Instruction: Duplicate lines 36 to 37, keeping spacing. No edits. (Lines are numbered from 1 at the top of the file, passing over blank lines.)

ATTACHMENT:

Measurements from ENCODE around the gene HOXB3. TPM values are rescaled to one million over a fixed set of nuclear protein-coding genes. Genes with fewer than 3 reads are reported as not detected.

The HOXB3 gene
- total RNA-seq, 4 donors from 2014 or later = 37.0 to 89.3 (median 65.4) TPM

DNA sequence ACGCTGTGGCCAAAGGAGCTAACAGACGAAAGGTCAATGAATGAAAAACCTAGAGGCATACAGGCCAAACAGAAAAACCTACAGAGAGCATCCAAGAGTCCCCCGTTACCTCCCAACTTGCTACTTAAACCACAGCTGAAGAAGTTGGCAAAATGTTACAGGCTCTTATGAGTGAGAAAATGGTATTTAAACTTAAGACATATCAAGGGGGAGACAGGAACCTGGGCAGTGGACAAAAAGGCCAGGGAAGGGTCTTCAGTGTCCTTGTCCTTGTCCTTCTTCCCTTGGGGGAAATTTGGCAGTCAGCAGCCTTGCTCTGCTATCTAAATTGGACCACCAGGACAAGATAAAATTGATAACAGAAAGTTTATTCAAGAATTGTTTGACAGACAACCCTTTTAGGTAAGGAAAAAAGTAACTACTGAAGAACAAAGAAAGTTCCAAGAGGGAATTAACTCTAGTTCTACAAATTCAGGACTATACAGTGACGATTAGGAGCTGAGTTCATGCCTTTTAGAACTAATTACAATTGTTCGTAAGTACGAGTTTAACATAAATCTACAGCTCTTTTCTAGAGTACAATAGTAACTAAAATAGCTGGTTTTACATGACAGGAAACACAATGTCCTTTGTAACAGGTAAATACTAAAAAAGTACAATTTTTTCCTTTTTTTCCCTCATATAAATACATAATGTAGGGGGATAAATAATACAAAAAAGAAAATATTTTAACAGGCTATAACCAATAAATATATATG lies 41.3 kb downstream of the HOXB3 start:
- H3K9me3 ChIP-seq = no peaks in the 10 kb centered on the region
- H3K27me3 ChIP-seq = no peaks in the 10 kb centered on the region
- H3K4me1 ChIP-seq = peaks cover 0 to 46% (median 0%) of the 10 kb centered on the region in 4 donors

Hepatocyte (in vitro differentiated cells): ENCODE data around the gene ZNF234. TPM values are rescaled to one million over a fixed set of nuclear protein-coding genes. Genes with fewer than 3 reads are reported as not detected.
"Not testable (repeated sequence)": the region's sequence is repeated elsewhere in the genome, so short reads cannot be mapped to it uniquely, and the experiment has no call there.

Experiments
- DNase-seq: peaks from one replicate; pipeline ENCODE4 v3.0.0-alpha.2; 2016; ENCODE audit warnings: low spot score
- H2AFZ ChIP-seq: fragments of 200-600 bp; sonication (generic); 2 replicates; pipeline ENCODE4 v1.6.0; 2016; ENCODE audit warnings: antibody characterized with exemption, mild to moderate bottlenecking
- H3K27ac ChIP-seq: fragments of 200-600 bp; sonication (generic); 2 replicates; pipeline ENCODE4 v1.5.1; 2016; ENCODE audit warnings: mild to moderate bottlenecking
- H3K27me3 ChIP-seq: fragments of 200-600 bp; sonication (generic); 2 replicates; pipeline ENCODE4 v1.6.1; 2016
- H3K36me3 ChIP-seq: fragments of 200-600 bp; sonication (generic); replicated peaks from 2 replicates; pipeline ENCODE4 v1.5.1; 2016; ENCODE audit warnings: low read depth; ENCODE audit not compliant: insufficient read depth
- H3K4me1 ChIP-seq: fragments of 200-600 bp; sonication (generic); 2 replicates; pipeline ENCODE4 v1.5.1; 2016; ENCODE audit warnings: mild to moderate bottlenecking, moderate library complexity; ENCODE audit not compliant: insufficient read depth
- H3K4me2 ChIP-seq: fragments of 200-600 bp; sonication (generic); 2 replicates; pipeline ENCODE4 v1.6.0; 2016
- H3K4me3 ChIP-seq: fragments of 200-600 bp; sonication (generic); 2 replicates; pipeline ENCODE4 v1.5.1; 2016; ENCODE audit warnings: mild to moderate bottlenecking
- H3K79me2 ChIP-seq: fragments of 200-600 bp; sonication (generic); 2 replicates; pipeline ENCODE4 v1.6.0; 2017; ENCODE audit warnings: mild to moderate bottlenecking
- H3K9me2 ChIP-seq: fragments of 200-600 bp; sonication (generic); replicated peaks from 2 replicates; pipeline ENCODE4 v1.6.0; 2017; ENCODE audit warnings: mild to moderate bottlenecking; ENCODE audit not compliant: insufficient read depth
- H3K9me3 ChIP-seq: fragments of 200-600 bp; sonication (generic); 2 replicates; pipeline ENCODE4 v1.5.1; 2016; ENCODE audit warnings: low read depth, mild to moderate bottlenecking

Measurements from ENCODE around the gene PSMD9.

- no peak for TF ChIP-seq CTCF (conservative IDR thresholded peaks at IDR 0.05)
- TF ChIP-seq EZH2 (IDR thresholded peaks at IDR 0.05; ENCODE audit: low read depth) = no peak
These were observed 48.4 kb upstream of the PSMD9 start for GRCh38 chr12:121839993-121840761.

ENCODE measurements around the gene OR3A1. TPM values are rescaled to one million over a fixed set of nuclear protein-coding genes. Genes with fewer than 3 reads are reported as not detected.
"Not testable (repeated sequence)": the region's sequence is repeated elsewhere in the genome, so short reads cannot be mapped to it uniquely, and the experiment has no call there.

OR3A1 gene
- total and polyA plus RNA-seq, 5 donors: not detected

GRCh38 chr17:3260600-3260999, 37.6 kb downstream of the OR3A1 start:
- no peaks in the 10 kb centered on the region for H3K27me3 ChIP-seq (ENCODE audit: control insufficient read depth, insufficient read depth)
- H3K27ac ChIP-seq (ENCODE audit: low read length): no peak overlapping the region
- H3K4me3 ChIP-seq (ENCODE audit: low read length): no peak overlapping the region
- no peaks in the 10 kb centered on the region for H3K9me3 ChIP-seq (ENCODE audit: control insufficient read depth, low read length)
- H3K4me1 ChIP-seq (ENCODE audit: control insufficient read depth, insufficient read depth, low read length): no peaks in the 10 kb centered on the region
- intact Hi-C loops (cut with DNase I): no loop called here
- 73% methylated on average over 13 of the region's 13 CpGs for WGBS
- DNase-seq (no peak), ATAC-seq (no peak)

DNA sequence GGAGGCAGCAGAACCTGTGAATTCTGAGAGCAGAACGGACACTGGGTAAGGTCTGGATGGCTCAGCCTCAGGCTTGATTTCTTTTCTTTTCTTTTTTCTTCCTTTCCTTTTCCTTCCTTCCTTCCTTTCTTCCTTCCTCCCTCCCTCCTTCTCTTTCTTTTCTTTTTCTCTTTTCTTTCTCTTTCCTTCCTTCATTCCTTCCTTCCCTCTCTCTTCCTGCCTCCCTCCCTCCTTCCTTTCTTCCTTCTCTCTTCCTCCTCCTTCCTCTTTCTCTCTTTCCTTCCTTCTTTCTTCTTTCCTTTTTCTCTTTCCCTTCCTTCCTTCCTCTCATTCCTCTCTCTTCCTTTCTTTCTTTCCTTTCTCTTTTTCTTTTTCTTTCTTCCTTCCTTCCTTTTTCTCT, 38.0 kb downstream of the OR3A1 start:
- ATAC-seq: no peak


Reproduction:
- intact Hi-C loops (cut with DNase I): no loop called here
- 73% methylated on average over 13 of the region's 13 CpGs for WGBS